|Genres:||Best books ever listing|
|Authors:||Robert Louis Stevenson|
Treasure Island is an adventure novel by Scottish author Robert Louis Stevenson, narrating a tale of "buccaneers and buried gold". It is considered a coming-of-age story and is noted for its atmosphere, characters, and action. It was originally serialised from 1881 to 1882 in the children's magazine Young Folks, under the title Treasure Island or the Mutiny of the Hispaniola, credited to the pseudonym "Captain George North". It was first published as a book on 14 November 1883 by Cassell & Co.
The novel opens with young Jim Hawkins, an innkeeper's son, who encounters an old, one-legged sea dog named Billy Bones. Billy Bones, fearing men hunting him, takes up to lodging at the Admiral Benbow Inn. He is tormented by his conscience and constantly speaks of Captain Flint, a dreaded pirate. As fear and exhaustion overtake him, Billy Bones gives Jim a treasure map. After Billy Bone's death, Jim goes to fetch Dr. Livesey, the local physician, and the pair discover the map, which they later show to Squire Trelawney, a local aristocrat. The three decide to mount a seafaring expedition to find the treasure, hiring Long John Silver, a one-legged seafaring man, as their sailing master.
Soon after embarking on the Hispaniola, Jim overhears a conversation between Silver and another crew member, revealing that Silver and some of the other crew members are actually pirates who plan to mutiny and seize the treasure for themselves. During a storm, the pirates put their plan into action, overwhelming the loyal crew members and leaving only Jim and a handful of others, including the ship's young cabin boy, Dick, still loyal to the map's owners.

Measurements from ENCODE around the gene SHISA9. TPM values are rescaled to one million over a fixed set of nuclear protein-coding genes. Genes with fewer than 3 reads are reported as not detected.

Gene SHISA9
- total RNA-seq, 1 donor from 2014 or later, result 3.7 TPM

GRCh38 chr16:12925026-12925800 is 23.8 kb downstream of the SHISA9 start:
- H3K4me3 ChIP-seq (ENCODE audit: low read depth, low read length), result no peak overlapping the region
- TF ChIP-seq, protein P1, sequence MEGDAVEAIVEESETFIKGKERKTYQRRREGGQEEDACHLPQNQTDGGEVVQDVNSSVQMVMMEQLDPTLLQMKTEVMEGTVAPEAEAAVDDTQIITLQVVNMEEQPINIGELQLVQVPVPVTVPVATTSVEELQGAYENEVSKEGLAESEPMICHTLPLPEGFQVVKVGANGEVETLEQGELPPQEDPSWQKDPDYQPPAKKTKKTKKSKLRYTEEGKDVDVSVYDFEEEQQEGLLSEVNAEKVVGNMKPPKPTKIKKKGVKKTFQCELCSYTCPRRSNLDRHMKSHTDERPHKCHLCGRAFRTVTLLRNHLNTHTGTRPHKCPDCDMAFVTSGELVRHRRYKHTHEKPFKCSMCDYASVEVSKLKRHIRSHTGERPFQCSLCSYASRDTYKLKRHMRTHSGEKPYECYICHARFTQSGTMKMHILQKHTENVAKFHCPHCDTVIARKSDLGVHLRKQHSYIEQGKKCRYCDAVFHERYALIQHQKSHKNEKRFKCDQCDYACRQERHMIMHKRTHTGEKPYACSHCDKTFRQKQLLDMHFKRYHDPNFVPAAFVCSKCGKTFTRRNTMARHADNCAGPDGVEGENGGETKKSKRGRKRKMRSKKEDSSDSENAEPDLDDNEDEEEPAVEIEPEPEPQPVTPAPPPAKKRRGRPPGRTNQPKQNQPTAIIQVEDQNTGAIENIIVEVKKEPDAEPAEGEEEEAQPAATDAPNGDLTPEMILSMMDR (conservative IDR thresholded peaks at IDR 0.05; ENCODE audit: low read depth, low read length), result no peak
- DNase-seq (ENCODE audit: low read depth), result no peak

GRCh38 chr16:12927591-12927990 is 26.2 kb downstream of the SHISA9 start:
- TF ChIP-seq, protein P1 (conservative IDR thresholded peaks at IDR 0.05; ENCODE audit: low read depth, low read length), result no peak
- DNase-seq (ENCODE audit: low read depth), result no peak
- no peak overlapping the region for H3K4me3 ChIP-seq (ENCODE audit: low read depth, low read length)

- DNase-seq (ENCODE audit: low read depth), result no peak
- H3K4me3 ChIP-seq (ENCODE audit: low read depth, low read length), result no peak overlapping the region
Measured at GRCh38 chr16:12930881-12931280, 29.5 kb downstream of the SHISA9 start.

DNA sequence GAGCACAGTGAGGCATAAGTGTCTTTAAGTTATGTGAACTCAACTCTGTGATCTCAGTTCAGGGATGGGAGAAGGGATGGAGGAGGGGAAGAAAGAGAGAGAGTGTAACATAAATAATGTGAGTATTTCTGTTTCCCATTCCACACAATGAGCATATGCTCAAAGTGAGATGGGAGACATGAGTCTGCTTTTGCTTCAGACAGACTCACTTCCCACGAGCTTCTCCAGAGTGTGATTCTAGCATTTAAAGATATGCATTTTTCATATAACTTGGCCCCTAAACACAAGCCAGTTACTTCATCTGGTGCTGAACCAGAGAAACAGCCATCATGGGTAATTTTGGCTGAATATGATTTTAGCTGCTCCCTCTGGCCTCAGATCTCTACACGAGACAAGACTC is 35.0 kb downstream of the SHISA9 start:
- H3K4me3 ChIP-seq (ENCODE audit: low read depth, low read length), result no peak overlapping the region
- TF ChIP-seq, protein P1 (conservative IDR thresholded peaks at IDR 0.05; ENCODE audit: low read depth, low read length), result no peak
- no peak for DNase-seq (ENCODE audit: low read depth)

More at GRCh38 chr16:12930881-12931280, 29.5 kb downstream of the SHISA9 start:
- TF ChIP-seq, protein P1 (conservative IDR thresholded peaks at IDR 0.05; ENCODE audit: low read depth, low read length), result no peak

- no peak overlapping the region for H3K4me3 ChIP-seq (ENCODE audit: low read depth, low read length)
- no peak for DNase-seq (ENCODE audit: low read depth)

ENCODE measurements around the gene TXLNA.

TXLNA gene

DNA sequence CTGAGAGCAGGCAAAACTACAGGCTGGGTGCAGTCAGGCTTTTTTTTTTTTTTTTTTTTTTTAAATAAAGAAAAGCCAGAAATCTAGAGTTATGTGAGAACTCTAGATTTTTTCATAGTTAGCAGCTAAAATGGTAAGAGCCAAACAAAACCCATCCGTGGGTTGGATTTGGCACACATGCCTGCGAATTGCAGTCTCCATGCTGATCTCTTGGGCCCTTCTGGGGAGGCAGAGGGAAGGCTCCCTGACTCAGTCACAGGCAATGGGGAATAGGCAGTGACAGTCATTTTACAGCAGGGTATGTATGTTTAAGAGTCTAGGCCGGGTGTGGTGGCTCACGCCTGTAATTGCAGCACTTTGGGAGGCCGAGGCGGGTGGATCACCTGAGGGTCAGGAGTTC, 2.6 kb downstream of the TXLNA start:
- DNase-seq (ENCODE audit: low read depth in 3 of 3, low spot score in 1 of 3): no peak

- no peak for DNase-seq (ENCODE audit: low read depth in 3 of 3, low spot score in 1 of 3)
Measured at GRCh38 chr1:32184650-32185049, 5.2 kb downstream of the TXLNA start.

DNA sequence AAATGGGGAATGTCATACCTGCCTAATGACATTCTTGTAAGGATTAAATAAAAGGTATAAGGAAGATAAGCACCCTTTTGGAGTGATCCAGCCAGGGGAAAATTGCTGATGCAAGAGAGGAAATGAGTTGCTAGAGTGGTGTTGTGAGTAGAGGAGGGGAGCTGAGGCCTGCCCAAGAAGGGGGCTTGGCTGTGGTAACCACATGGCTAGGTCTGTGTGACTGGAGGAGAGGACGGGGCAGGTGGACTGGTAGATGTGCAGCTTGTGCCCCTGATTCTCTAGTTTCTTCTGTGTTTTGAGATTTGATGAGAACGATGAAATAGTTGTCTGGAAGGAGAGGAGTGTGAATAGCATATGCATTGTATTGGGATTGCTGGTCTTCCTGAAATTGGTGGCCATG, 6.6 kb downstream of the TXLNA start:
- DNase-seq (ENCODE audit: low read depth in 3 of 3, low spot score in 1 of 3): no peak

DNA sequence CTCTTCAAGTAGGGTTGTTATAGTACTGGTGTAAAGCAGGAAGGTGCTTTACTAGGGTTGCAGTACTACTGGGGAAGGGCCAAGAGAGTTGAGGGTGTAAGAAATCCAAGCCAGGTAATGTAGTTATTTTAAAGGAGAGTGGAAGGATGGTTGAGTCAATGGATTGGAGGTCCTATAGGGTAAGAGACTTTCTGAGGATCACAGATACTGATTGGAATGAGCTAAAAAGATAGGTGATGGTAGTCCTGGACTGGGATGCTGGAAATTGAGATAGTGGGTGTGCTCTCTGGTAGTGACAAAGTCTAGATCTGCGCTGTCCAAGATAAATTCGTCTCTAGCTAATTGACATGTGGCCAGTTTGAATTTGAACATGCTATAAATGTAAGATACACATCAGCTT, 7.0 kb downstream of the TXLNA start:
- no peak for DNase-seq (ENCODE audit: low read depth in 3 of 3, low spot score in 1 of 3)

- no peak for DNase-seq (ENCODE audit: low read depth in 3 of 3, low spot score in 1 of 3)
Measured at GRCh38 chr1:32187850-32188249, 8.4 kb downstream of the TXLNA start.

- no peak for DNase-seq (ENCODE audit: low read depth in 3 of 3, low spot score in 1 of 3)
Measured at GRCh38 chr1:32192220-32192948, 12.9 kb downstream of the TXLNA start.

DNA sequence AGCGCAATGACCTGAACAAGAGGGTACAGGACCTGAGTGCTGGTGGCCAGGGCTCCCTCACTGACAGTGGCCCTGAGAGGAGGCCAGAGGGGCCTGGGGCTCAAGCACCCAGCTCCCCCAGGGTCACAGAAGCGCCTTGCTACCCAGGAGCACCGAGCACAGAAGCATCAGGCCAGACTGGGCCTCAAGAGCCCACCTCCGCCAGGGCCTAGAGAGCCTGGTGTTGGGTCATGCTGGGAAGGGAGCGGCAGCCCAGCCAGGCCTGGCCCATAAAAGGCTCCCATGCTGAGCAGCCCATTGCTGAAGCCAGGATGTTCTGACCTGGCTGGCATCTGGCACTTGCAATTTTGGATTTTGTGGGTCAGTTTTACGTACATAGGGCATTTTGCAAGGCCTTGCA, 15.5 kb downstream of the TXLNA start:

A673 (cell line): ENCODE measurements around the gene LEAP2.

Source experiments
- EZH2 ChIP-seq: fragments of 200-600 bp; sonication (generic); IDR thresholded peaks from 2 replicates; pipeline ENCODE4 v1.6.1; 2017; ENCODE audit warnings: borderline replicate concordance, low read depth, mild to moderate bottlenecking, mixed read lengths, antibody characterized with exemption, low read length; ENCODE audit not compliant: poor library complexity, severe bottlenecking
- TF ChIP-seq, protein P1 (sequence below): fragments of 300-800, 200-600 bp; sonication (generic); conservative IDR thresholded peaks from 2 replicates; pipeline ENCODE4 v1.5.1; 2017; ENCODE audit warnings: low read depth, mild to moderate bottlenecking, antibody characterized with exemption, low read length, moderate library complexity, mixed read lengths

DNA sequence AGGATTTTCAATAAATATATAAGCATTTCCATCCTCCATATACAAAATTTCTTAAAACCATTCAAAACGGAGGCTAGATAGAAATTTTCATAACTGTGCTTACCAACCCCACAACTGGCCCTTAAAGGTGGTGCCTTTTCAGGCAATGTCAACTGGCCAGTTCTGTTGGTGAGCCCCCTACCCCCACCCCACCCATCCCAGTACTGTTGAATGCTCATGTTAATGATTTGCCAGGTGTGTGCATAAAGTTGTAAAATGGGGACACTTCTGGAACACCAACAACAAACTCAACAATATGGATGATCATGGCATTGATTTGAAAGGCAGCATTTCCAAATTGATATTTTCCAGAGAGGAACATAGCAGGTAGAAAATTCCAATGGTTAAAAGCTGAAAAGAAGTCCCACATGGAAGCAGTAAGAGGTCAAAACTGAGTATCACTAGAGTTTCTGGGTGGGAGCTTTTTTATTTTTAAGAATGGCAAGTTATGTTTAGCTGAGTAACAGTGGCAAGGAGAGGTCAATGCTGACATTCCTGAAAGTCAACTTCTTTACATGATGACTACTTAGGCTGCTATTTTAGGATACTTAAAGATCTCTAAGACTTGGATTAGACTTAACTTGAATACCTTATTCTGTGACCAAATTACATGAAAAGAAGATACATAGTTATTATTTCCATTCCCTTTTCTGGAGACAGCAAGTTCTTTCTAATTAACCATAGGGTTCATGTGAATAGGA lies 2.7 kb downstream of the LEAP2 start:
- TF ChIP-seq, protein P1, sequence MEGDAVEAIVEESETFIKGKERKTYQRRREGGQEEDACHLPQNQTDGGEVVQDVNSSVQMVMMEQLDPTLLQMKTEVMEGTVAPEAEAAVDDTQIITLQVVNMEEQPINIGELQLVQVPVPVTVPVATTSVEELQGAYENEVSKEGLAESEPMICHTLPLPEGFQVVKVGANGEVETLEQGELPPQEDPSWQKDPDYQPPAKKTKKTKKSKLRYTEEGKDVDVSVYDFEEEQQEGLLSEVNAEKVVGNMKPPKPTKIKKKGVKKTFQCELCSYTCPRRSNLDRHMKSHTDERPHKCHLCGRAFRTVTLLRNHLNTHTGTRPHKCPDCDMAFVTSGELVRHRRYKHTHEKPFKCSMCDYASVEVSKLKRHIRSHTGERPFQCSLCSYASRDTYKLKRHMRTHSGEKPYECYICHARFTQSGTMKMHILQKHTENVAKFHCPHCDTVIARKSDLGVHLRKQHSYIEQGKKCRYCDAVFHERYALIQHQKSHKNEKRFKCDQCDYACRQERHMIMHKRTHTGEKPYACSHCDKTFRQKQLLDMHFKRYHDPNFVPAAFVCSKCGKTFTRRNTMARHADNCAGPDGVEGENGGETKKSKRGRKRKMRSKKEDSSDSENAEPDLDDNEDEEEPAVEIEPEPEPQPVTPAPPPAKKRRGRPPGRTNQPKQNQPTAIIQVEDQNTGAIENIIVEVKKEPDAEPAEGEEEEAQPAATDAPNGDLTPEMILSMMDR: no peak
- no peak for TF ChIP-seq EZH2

The mutineers land on the island where the treasure is buried, but Jim escapes from them and eventually joins forces with Ben Gunn, an old marooned pirate who also seeks the treasure. Jim returns to the Hispaniola, now in the hands of the mutineers, and scuttles the ship, preventing the pirates from using it to escape the island.
Jim and Ben Gunn confront the mutineers, who have also been divided among themselves. By the end of the story, most of the pirates are dead, and the rest, including Silver, have fled the island, empty-handed. Jim leaves the island with the treasure, which is shared among the surviving loyal crew members and Dr. Livesey, who uses his share to improve the Admiral Benbow Inn.
Treasure Island explores a range of themes, including:
The novel features a cast of memorable characters, including:
Treasure Island is considered one of the greatest adventure novels ever written. It has been translated into numerous languages and adapted into films, television series, and operas. The novel continues to be studied and discussed by scholars and readers alike.
Here are some of the novel's most famous quotes:
"Fifteen men on dead man's chest— Yo ho ho and a bottle of rum!"
"Pieces of eight! Pieces of eight!"
"They are a company of honest men—for pirates!"
"I knew I’d cross him sooner or later."
"The sea has never been friendly to man. At most it has been tolerantly indifferent."